ISAIAH 53: JESUS IS NOT THE SUFFERING SERVANT – Part 21

Continued from Part 20

ISAIAH 53:10

53:10:  If he would offer himself as a guilt-offering

The suffering servant as a guilt-offering

Following the initial declaration that it was God’s will for the servant to suffer, the verse is written as a conditional statement.  If condition A is satisfied, then the outcome B will occur.  That is, the rewards of verse 10 are contingent on the servant’s willingness to offer himself as anasham, “guilt-offering.”  

In a literal sense the verse says, “If his soul places herself [tasim] as a guilt-offering.”  The herself is referring to the soul (nefesh) of the servant, nefesh being a feminine noun.  Grammatically tasim could be female third person (she will place, set, put) or masculine second person (you will place), but the female fits best since nefesh is a feminine noun.  The verse promises the servant poetically that if his soul is willing to offer itself in the service of God as if it were a guilt-offering he will receive rewards.  Nevertheless, martyrdom is no stranger to the servant community with many coming to the brink of death and others dying for the Sanctification of the Name of God.

As the servant’s rewards follow after the meeting of the conditional requirements it is a further indication that the servant entity as a whole will not die as an actual guilt-offering.

God does not sin and if He lessened Himself to do so He would not be God.  If Jesus was an incarnate part of God he had no free will to sin or choose an evil path.  He had to die and shed his blood for the remission of sin as alleged by the New Testament.  Without the choice provided by free will could Jesus do otherwise than carry out the assignment he was programed to do?  If an incarnate Jesus had gone against the wishes of the Godhead the cosmic plans for salvation described in the New Testament and developed by later Christian theologians and church councils would have crumbled.  In other words, as described in the New Testament, Jesus’ incarnate death was not a free will decision on his part but a pre-programed decision decided upon prior to his assuming a fleshly body.  However, God’s offer is conditional upon a free will acceptance by the servant of his fate here and now on earth.  It is not an offer the personal rewards for which are agreed upon in a previous pre-existence prior to the servant’s birth.

Asham requirements

Can Jesus be a guilt-offering who literally takes upon himself the sins of those who trust in him?  The asham, as all other sacrifices, must be perfect, without spot, and without blemish (Leviticus 22:19-22).  Therefore, the New Testament authors needed to portray Jesus as literally being as “a lamb unblemished and spotless” (1 Peter 1:19) who “offered himself without blemish to God” (Hebrews 9:14).  Jesus was none of these so the New Testament authors claimed he was unblemished because he was sinless.   This conveniently unverifiable contention is not found in the Jewish Scriptures.  There is no proof that Jesus was sinless, only the claim that he was.  One must address the fact that human sacrifice is abhorrent to God (e.g. Leviticus 18:21, 20:2-5).  Biblical sacrifice is animal specific and is not speaking metaphorically of human self-sacrifice.   There is no support in the Jewish Scriptures for a one-time superlative human sacrifice.   Jesus’ alleged sacrifice is said to have been a literal self-sacrifice of himself (Hebrews 9:26).  But, as a human being, he was unfit for sacrificial purposes and no such sacrificial provision is found in the Jewish Scriptures.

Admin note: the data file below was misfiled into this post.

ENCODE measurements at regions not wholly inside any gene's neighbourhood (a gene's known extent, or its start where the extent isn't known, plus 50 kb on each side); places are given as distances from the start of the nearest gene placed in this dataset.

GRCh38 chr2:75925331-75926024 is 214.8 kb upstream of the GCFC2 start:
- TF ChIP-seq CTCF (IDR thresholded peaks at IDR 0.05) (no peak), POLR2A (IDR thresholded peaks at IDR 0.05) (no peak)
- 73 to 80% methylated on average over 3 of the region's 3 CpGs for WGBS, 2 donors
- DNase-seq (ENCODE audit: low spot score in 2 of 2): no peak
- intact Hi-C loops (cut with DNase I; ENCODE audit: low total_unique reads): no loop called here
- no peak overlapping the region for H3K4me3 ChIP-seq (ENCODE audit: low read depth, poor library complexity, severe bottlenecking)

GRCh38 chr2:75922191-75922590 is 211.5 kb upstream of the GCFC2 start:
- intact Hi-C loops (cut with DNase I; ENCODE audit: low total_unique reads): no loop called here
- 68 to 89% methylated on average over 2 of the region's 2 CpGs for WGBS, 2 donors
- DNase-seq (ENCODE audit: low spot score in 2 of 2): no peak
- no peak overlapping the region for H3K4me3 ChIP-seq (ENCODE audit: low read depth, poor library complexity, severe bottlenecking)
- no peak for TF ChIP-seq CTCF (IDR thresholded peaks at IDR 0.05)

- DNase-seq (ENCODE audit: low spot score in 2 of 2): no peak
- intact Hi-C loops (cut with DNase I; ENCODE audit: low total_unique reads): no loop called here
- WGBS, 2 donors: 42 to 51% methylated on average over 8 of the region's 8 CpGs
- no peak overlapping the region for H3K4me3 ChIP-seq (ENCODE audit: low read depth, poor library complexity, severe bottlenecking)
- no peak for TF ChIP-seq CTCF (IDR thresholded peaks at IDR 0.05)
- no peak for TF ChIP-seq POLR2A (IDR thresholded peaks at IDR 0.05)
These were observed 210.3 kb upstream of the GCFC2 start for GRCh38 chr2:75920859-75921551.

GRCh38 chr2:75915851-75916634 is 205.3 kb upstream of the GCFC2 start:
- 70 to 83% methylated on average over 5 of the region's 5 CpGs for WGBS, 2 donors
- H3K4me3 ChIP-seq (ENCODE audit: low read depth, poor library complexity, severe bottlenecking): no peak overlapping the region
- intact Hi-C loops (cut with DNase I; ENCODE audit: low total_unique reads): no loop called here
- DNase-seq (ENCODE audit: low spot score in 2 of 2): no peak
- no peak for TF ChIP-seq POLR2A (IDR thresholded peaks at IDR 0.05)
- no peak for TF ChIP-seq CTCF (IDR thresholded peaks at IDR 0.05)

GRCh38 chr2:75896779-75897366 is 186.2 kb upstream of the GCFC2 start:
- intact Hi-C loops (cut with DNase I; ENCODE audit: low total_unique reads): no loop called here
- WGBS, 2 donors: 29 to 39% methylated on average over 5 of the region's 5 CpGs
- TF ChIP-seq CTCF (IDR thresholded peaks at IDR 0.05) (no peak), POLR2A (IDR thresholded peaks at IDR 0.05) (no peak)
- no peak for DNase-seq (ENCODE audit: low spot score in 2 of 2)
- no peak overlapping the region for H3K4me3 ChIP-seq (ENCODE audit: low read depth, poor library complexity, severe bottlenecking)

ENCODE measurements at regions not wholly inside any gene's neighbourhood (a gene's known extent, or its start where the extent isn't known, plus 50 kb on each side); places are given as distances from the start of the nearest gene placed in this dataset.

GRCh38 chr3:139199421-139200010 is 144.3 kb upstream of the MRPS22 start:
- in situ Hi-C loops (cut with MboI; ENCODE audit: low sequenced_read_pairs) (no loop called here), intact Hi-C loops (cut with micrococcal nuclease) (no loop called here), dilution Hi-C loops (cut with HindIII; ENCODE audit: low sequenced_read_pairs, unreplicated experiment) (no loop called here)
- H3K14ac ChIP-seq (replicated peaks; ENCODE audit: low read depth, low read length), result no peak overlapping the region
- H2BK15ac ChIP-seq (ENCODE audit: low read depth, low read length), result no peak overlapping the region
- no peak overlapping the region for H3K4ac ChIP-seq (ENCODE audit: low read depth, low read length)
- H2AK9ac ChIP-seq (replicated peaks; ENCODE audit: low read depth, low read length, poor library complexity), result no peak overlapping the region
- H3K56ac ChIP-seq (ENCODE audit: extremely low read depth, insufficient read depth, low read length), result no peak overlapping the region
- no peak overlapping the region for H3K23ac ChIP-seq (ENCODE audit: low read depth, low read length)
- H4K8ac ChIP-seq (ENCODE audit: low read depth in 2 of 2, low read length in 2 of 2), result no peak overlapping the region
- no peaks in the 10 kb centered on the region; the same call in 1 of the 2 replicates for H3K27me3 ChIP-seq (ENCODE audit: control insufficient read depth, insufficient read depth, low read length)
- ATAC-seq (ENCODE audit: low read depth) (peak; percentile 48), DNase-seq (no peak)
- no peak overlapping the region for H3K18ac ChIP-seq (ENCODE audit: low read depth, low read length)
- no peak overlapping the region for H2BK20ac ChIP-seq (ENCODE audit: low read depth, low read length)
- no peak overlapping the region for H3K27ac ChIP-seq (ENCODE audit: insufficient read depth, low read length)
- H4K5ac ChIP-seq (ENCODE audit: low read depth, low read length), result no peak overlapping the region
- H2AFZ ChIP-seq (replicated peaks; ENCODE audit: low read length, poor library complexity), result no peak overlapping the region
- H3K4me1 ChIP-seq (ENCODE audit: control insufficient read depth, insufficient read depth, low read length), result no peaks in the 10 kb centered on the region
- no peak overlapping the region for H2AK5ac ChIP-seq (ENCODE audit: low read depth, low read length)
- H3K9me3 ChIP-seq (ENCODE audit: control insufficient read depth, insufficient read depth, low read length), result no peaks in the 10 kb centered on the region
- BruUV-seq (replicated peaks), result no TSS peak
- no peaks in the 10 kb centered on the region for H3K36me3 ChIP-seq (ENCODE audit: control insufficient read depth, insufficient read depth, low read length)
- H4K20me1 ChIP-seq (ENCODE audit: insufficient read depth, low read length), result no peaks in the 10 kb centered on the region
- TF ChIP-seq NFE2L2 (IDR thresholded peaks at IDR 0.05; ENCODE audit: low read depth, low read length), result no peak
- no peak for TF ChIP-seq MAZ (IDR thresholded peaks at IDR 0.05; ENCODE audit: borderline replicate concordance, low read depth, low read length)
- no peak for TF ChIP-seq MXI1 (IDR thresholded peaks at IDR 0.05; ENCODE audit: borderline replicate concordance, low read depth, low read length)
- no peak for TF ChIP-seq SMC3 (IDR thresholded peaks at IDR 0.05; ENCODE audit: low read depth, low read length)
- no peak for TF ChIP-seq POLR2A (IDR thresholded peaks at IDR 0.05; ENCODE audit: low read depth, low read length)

According to Paul, the Torah was in effect until Jesus brought it to an end by his blood shed on the cross (Galatians 3:24-25, Colossians 2:14).  There is no mention in the Jewish Scriptures of a perfect human sacrifice bringing the Law to an end.  In any case, under the criteria established by Paul, Jesus was not a valid sacrifice under the laws of the Torah.   The Torah would be in effect up until the very moment of his death, so his death could not have brought the Torah to an end.  Why?  As a human he would have been an invalid sacrifice to begin with.  Therefore, the effect of Jesus’ death on the sacrificial system would have been zero.  Outside of New Testament claims the reality is that Jesus’ death had no salvific function.

Compare the Torah’s requirements for the sacrificial offering with Jesus as an alleged offering.  The Torah is specific as to the species, age, physical condition, and manner of application of the blood to the altar of the sacrificial animal.   All biblical sacrificial offerings have to be physically unblemished with no cuts or deformities.  But, nothing is said of it being “sinless.”  It is an animal, after all.  As for physical blemishes, Jesus was circumcised and Paul referred to it as mutilation (Philippians 3:2) and castration (Galatians 5:12).   Jesus is also said to have been beaten and whipped prior to his execution (Matthew 27:26, 30; Mark 15:19, John 19:3).  This would also disqualify an offering.

© Gerald Sigal

Continued